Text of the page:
Monday, January 19, 2004

Comments on Bounding the Global War on Terrorism

As Joe pointed out a week ago (see here), Jeffrey Record, a visiting professor at the Strategic Studies Institute (the think tank for the U.S. Army War College) published an criticism of President Bush's military policies. Record's piece is entitled, "Bounding the Global War on Terrorism," and may be found here.

Record conducts a review of several policy papers released by the Bush administration, including The National Security Strategy (released in September 2002), The National Strategy to Combat Weapons of Mass Destruction (released in December 2002), and The National Strategy for Combating Terrorism (released February 2003). Record identifies several flaws found in these documents, several of which I found very persuasive. First, he notes that the policies conflate the threat from rogue states and terrorist groups and that leads to unintended and potentially disastrous consequences, like the war on Iraq. Quoting from Record's article:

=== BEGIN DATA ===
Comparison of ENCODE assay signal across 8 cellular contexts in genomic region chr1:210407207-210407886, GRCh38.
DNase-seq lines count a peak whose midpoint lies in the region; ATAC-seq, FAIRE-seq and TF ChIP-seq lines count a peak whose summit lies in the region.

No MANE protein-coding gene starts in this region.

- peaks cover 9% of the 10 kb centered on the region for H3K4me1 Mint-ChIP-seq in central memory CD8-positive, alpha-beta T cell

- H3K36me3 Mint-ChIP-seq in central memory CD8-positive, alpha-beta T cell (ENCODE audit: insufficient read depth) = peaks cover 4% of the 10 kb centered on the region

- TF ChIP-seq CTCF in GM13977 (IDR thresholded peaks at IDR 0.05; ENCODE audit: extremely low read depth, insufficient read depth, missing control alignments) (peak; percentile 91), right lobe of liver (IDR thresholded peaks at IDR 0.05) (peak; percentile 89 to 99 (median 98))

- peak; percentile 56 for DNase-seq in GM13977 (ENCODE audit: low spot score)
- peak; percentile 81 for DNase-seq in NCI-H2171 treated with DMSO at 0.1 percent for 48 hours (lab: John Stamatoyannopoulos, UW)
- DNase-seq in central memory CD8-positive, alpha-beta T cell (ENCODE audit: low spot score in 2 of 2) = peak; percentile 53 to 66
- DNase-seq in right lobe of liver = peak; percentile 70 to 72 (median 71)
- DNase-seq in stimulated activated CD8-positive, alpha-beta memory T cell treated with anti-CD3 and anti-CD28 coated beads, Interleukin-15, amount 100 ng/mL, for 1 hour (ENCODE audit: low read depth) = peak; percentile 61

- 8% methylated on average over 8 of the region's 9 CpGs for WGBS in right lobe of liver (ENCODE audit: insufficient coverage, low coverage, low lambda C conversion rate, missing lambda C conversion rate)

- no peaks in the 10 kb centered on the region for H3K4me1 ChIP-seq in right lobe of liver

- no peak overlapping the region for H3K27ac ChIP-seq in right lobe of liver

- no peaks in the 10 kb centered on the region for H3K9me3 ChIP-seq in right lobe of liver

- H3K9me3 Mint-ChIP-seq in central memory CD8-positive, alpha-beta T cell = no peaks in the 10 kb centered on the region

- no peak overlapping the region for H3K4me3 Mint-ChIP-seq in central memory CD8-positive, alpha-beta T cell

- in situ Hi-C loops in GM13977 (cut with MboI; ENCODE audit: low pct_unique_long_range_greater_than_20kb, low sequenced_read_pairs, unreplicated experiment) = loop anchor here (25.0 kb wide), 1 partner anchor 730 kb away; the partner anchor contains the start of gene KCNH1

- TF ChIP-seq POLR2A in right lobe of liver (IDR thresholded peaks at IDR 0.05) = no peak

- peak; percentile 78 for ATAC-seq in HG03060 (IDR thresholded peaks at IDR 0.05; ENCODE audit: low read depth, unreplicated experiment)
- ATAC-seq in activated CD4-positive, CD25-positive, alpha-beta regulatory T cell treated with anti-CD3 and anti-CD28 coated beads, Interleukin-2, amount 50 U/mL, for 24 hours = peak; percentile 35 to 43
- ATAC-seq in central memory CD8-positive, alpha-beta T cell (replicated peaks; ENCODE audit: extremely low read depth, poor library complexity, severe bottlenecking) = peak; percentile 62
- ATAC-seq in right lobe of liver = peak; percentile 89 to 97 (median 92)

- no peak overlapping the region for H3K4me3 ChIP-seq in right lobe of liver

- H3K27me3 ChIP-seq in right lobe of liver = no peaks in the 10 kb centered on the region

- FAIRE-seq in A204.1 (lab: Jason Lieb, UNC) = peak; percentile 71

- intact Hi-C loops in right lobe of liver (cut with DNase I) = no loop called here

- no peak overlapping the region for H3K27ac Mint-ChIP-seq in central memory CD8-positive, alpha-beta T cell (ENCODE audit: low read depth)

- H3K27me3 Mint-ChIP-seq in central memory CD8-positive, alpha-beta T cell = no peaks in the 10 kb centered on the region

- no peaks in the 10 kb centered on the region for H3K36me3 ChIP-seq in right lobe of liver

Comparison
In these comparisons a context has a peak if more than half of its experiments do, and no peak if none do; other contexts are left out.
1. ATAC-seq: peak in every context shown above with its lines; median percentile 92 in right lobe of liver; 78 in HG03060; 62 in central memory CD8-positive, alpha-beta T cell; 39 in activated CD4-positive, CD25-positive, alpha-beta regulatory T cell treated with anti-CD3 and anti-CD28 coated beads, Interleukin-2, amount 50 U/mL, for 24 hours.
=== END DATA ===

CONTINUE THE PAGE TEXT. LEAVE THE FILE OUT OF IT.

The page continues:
Both terrorist organizations and rogue states embrace violence and are hostile to the existing international order. Many share a common enemy in the United States and, for rogue states and terrorist organizations in the Middle East, a common enemy in Israel. As international pariahs they are often in contact with one another and at times even cooperate. But the scope and endurance of such cooperation is highly contingent on local circumstances. More to the point, rogue states and terrorist organizations are fundamentally different in character and vulnerability to U.S. military power. Terrorist organizations are secretive, elusive, nonstate entities that characteristically possess little in the way of assets that can be held hostage; as The National Security Strategy points out, a terrorist enemy's "most potent protection is statelessness." In contrast, rogue state are sovereign entities defined by specific territories, populations, governmental infrastructures, and other assets; as such, they are much more exposed to decisive military attack than terrorist organizations.